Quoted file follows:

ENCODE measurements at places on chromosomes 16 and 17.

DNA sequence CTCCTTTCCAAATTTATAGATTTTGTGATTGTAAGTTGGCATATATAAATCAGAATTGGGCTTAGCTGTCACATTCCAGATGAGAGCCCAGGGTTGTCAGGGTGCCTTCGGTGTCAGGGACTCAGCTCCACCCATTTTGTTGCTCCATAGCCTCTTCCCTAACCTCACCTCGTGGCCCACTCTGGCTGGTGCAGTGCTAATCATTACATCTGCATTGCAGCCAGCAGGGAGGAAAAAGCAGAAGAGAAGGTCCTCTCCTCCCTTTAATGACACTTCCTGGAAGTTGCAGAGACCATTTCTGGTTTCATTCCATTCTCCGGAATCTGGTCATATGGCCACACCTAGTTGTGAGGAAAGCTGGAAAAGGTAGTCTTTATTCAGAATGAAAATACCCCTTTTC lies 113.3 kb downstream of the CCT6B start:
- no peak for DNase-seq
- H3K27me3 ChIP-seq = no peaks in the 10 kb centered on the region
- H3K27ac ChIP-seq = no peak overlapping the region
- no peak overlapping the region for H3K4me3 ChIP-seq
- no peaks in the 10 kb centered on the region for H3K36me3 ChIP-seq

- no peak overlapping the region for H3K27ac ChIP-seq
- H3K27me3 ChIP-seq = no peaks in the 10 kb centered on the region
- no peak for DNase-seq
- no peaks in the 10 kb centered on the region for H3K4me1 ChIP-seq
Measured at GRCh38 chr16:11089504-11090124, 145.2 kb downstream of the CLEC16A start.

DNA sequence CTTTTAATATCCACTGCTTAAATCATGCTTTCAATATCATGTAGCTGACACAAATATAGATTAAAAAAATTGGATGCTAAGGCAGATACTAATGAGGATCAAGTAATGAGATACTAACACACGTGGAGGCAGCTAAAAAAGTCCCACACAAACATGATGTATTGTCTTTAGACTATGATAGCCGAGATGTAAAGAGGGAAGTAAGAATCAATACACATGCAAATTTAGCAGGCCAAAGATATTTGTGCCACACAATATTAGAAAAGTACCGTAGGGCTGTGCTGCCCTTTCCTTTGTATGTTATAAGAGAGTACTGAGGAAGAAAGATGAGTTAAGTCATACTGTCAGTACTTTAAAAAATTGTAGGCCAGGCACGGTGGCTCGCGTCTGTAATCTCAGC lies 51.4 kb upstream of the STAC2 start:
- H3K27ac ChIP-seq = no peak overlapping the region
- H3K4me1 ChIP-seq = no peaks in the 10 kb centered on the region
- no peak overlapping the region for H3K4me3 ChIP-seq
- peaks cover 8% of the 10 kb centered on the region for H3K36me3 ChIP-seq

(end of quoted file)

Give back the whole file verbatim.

ENCODE measurements at places on chromosomes 16 and 17.

DNA sequence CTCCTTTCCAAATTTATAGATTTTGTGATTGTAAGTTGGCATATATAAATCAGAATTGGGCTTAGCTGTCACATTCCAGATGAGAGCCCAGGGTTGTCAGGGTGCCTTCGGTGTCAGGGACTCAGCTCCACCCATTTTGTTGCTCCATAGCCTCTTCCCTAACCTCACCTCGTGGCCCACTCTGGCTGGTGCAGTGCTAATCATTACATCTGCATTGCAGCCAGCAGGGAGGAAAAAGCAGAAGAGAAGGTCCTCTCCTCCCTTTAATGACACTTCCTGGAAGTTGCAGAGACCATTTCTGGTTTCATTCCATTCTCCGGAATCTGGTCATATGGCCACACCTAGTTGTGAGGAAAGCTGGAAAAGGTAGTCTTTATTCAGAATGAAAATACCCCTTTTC lies 113.3 kb downstream of the CCT6B start:
- no peak for DNase-seq
- H3K27me3 ChIP-seq = no peaks in the 10 kb centered on the region
- H3K27ac ChIP-seq = no peak overlapping the region
- no peak overlapping the region for H3K4me3 ChIP-seq
- no peaks in the 10 kb centered on the region for H3K36me3 ChIP-seq

- no peak overlapping the region for H3K27ac ChIP-seq
- H3K27me3 ChIP-seq = no peaks in the 10 kb centered on the region
- no peak for DNase-seq
- no peaks in the 10 kb centered on the region for H3K4me1 ChIP-seq
Measured at GRCh38 chr16:11089504-11090124, 145.2 kb downstream of the CLEC16A start.

DNA sequence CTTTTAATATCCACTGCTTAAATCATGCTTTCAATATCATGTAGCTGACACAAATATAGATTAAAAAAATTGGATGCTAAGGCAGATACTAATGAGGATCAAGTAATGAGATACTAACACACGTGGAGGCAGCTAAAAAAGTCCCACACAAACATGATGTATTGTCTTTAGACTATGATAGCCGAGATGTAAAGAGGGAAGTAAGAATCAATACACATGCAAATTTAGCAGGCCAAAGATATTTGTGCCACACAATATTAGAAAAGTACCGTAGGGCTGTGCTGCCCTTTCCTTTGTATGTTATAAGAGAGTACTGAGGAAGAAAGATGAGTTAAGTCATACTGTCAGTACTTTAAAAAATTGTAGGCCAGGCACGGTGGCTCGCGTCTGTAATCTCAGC lies 51.4 kb upstream of the STAC2 start:
- H3K27ac ChIP-seq = no peak overlapping the region
- H3K4me1 ChIP-seq = no peaks in the 10 kb centered on the region
- no peak overlapping the region for H3K4me3 ChIP-seq
- peaks cover 8% of the 10 kb centered on the region for H3K36me3 ChIP-seq